Thanks @FrankD, I’m sorry if that reference to you was incorrect. I thought I read it as one of the replies to your 2016 post. Perhaps I am confused (which is not unusual) what I am trying to assertain is - after the bees have emerged and the flow frames are free from brood - do I need to pull them apart to clean them? Cheers Jude.


The bee that emerges will clean the cell up so I would work on it being as clean as is needed.
Hope my relies are making sense for you.
Is lake Macquarie built out by housing or is there still some natural bush area left about there?


Thanks Peter, your replies are very reassuring, seriously did not want to pull those frames apart. Will get in next week and set up a new box, trying to prevent a swarm and in so doing making it easier for me to to keep an eye on those cells in the supa. Will let you know how we get on. Lake Macquarie is growing very rapidly with the urban sprawl, but where we are there is still a large bushland area behind us between the lake and the main arterial round. The bees have lakeside views, I think they quite like where they live!
Thanks heaps, regards Jude.


You’re welcome Jude, it may be a worker laying above the QX like I’ve seen myself from time to time. The flow cells are all drone size, therefore you’ll only get drones laid in them. Because the brood is sporadic like in the left photo, that gives rise to my theory of a laying worker.

That will happen regardless of whether you left the super on over winter or not. The bees sometimes treat all of those drone cells as an opportunity to make more drones during a period when there will be lots of virgin queens needing to be mated.

The more drones a colony makes, the higher the chance of that colony passing on it’s genes.

PS, always physically check the frames just before harvest would be my recommendation.


If you are now running the Flow super with a QX, you will need to periodically release the emerged drone from the super, until they have all emerged and been released. This is what I did, however if you like they can be left them up there to live their life above the excluder. When they die, you will be left with their heads above the excluder. The bees can’t pull them through the QX and the heads will resemble little black beetles.
JeffH, that’s good advice and what I routinely do before each extraction. Nothing beats a positive look at the whole frame to inform you of the honey situation on the frame. A view of the end gives you an idea, but in the end you are just guessing.


You have cleared up all my worries, once again very grate for the input. Will just go ahead as usual now, with ongoing inspections and maintenance. We alway check the frames before harvesting, mainly to be sure all the cells in the frame are capped, now I realise there is so much more to check for. Always great to be reassured that things are not as bad as they seem. Thanks again @JeffH, @Peter48, @FrankD.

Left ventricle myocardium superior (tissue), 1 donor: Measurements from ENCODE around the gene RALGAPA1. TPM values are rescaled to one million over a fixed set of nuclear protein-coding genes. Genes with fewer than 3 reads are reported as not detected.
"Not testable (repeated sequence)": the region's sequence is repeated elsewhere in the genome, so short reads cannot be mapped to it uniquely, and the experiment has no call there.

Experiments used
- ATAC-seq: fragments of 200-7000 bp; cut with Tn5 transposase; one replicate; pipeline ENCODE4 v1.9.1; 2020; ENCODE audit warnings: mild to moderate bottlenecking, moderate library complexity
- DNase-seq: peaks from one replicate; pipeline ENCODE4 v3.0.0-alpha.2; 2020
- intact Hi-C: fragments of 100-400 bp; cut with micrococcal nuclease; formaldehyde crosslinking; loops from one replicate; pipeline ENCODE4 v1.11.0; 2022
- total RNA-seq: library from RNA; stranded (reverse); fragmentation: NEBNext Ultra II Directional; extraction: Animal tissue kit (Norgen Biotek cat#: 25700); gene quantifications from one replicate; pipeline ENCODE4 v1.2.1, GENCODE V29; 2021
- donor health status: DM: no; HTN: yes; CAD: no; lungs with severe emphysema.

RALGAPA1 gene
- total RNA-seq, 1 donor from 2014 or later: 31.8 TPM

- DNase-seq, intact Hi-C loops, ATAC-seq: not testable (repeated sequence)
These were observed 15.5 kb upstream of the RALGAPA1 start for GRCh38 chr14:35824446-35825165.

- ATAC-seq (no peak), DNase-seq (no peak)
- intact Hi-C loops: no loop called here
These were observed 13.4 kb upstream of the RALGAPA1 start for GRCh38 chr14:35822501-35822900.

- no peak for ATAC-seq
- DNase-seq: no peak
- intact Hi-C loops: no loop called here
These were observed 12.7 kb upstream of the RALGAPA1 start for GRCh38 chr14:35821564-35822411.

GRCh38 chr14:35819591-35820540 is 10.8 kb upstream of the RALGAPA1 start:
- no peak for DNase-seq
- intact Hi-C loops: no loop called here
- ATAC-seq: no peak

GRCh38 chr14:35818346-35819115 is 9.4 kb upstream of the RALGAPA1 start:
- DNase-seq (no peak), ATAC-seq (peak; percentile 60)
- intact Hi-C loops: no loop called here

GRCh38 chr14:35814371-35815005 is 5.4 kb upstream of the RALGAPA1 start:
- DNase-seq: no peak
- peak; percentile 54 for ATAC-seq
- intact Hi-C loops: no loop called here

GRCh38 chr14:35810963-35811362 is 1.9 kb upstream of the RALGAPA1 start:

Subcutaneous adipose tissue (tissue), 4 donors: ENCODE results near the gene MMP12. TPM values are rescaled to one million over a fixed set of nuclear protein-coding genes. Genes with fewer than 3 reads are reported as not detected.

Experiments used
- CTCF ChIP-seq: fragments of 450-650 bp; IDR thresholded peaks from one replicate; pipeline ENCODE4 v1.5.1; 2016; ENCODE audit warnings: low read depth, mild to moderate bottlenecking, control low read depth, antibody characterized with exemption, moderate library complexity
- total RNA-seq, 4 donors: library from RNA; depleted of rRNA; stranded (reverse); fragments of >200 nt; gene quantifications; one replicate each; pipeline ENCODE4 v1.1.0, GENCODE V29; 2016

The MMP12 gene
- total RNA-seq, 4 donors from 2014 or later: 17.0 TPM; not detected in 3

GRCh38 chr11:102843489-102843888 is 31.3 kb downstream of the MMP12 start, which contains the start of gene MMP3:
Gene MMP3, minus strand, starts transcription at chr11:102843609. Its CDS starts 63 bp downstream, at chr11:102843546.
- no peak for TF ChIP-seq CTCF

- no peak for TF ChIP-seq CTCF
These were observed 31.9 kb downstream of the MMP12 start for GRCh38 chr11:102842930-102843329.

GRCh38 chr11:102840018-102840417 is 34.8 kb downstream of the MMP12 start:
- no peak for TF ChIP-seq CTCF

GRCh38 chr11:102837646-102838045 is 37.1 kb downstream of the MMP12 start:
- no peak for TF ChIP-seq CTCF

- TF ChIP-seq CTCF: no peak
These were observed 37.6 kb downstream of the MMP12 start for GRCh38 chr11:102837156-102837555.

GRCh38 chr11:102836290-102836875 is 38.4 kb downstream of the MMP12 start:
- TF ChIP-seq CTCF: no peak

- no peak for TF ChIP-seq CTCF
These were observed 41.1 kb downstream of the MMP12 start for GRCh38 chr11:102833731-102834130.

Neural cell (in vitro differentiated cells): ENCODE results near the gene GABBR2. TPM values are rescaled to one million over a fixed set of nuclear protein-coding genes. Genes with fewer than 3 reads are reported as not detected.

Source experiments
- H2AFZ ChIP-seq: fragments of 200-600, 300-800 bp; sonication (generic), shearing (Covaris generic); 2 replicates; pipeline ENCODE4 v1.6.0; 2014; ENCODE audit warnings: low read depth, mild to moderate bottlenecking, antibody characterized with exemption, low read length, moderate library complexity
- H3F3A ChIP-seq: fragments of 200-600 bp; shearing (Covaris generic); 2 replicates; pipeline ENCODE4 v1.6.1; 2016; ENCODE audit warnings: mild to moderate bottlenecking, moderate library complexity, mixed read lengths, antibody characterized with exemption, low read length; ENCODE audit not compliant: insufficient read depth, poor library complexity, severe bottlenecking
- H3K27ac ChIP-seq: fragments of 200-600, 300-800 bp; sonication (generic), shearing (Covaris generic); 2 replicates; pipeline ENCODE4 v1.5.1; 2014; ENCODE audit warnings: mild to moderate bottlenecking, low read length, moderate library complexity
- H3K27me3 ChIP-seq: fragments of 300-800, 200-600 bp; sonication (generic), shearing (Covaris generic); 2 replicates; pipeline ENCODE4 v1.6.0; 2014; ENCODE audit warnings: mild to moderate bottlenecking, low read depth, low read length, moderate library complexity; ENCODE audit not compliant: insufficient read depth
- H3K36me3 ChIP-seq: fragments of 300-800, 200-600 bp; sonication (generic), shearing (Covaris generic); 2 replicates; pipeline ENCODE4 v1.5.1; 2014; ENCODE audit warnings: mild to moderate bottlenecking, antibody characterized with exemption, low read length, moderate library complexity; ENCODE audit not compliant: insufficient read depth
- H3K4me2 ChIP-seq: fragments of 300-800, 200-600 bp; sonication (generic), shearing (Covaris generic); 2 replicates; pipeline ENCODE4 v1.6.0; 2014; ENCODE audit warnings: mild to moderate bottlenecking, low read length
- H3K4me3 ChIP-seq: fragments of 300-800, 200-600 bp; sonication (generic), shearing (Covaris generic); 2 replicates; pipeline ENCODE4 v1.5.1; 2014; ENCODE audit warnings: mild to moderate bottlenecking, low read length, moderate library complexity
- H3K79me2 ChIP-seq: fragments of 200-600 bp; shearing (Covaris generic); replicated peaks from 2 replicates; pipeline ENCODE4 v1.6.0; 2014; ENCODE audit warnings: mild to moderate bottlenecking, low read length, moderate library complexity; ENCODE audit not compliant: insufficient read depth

thanks- you’ve just explained the little black beetle like things I found in my QX of a standard hive I have… Drone heads


That is the best drones to have Jack :laughing:


Hi Jude,

Jumping in, you have had great support already. I just thought Id mention, although I think its been said. The bees will hatch out of the cells, the bees will clean out the cells and use them for storing honey, However it might be that the queen has fit through the gaps, or perhaps been trapped up during an inspection. Perhaps you removed the queen excluder over winter so the colony could feed on the honey. If it wasn’t the queen, worker bees can lay eggs if there is an issue with the colony, usually if you have lost a queen. Drones will not be able to exit through the queen excluder so it would be a good idea to check on the hive, and leave the roof slightly ajar in good weather so the drones can leave the hive, and return to the brood box. –Kieran (Flow Team)


Thanks for you input @KieranPI, always happy for advise. On inspection yesterday, there are more drone cells in the supa and the brood box only has drone brood and plenty of it- there appears to be no worker brood. And the number of bees seems diminished since last inspection. So I’m thinking, sadly, that my very productive queen has swarmed, after an extensive search could not find any virgin queens . I have been able to source a new queen from the beekeeper who gave me my original nuc, so I am going ahead with that arrangement. Hopefully I am doing the right thing. Just to keep you in the loop - @JeffH, @Peter48, @FrankD


On that information you have a laying worker who is laying drones. Hopefully when you introduce the queen the laying worker will settle down to foraging, but if she doesn’t there is ways around getting her out of the hive, lets cross that bridge if we need to.
Normally when a colony is going to swarm the colony will already be making a new queen or two. If you are sure the hive is not queen right then I assume you know how to introduce the new queen and that should fix that issue.
If you are still getting excessive drone brood come back on the forum for the info on a fix for that.